Tom Foley is this week's The Players' Edge Podcast Guest.
Tom Foley is a name in the horse racing world you might
remember. He's been a successful jockey, winning many graded jumper races. He
wrote a book. And we went through the wrong door and ended up in a movie.
Today, you can say he's an advocate for jockeys, helping them get insurance for
when they are injured. That way, jockeys can fully recover from injuries before
heading to the track too early to collect checks.
Alright Tom, there are a lot of ways to go with this, but
let's start at the beginning.
HRR: You came here at 17, about to turn 18 years-old,
from Ireland. How did that happen?
Tom Foley: Yes, I came here as a 17-year-old.
Answered an ad in an Irish paper and took a chance. Really didn't know what to
expect but sometimes you have to just play the hand you have and see what
HRR: Were you living by yourself, staying with family
or on your own and what was that like in a new country, alone as a young man?
Tom Foley: I was living on a farm in Millwood, Virginia
and had to figure out a lot on my own fast. America was definitely not like
home. I didn't know anyone and really had nobody to call when things went
wrong. Most of my family didn't even have a passport so when I did get hurt
badly, I was on my own more or less. Looking back, I'd not want my kids in that
position, but it definitely makes you tougher.
HRR: You had a lot of success, but at the same time
doubts were starting to build, doubts that would eventually turn into the
reasons you stepped away from being a jockey. Your moment of clarity, if you
will, was the callous treatment of a horse named Laurel at Charles Town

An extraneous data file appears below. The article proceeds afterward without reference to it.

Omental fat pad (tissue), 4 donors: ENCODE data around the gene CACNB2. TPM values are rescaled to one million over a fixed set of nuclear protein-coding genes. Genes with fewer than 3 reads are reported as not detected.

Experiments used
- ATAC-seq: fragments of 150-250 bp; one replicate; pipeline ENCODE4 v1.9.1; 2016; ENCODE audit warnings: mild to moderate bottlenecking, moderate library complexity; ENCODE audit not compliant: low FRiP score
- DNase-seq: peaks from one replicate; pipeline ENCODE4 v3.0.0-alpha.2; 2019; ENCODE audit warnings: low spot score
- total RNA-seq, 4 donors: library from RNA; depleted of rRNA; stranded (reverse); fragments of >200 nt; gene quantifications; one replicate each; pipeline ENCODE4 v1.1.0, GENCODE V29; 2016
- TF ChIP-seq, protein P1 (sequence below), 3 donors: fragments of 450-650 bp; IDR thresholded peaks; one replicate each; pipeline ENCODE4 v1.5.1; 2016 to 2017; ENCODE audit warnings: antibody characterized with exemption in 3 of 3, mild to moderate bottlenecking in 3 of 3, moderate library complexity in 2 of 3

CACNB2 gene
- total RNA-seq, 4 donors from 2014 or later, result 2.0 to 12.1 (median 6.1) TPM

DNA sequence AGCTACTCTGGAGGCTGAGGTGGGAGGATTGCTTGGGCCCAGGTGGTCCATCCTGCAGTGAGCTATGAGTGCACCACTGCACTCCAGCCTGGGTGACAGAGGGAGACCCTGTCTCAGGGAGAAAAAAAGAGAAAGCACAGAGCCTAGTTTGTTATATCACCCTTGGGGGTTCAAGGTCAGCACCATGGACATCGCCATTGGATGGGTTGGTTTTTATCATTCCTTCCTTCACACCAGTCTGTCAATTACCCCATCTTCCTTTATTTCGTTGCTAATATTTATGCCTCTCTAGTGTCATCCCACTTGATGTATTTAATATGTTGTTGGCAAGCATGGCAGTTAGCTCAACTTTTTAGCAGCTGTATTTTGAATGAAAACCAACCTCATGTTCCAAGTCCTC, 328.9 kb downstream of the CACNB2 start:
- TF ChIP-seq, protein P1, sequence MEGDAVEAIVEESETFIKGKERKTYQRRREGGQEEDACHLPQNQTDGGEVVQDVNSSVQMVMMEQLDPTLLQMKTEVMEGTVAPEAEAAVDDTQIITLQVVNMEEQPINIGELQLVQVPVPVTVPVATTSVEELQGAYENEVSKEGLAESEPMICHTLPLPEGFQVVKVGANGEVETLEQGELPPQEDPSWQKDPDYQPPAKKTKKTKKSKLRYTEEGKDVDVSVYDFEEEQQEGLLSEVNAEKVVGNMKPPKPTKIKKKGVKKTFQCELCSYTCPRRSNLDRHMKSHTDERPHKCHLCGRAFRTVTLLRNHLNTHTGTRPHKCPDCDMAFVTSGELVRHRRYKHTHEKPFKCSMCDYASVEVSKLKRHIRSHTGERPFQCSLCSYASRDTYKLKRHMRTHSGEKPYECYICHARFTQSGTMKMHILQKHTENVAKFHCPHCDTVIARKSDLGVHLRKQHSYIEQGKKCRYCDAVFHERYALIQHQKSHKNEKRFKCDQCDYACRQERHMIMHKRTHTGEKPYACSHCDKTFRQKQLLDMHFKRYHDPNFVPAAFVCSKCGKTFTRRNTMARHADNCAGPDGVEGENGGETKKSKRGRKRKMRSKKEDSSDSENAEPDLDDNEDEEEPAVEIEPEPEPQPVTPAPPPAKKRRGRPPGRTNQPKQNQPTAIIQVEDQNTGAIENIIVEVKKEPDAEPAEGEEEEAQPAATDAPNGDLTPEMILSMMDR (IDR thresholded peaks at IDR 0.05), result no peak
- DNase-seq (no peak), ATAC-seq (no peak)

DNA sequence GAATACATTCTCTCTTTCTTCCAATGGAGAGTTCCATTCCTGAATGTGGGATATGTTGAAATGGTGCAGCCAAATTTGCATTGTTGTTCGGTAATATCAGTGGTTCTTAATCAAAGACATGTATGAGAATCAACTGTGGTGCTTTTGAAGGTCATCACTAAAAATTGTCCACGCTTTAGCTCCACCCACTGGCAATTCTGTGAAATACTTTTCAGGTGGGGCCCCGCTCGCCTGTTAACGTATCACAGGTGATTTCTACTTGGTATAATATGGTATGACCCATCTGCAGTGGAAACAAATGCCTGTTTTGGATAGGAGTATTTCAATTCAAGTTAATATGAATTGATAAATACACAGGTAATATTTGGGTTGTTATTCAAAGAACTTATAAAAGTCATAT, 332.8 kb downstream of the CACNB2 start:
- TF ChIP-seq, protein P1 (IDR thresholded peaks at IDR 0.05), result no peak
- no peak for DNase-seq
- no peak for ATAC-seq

racetrack. The horse's knee blew out early in the race, yet Laurel managed to
get you to the wire safely. Something you were grateful for. Laurel was whisked
away to be euthanized and somebody said to you, "it's not that bad, we need to
make room for better horses anyway."
Rather than relive that awful moment, let's fast forward to
today. Recently, trainer Gordon Elliott was pictured sitting on a dead horse,
talking on the phone, smiling and giving the peace sign. You are still around
the game, would you say Elliott's actions are more of the same as you saw with
Laurel or has the business of horse racing gotten better, if so or if not, why?
Tom Foley: I got very lucky riding over jumps and had
some success. I was lucky to ride a lot for Bruce Miller Jonathan Sheppard and
Jack Fisher mostly. Riding the best horses definitely makes it easier. I
switched to the flat riding as it financially made more sense. But it was
definitely a different world. I think the steeplechase world is slower and
horses are brought on at their own pace, so it was definitely different in the
turn over and speed department. There's not as much claiming in steeplechase.
Gordon, I believe, was caught at a bad time and sometimes
the picture doesn't always tell the whole story. Was he wrong to be sitting on
the poor animal of course but I think the caption and context were way out of
line. I know him and that's definitely not a reflection on the care horses he's
got there. It's sad and that we can obliterate someone so fast with social
media. We let so much stuff slide and be considered normal but seem to be
offended by everything. Makes you afraid to say anything these days.
HRR: Now to the fun stuff, you were in a movie,
Secretariat with John Malkovich. What made you the most nervous, leaving for a
new country, your first professional mount, or acting?
Tom Foley: John Malkovich was such a fantastic guy.
Honestly the whole thing seemed so surreal I didn't overthink it and just
rolled with it all. Almost akin to when I decided to come to America. Sometimes
you have to take a shot and just go.
Catch up with Tom on his Facebook account at https://www.facebook.com/thomas.foley.56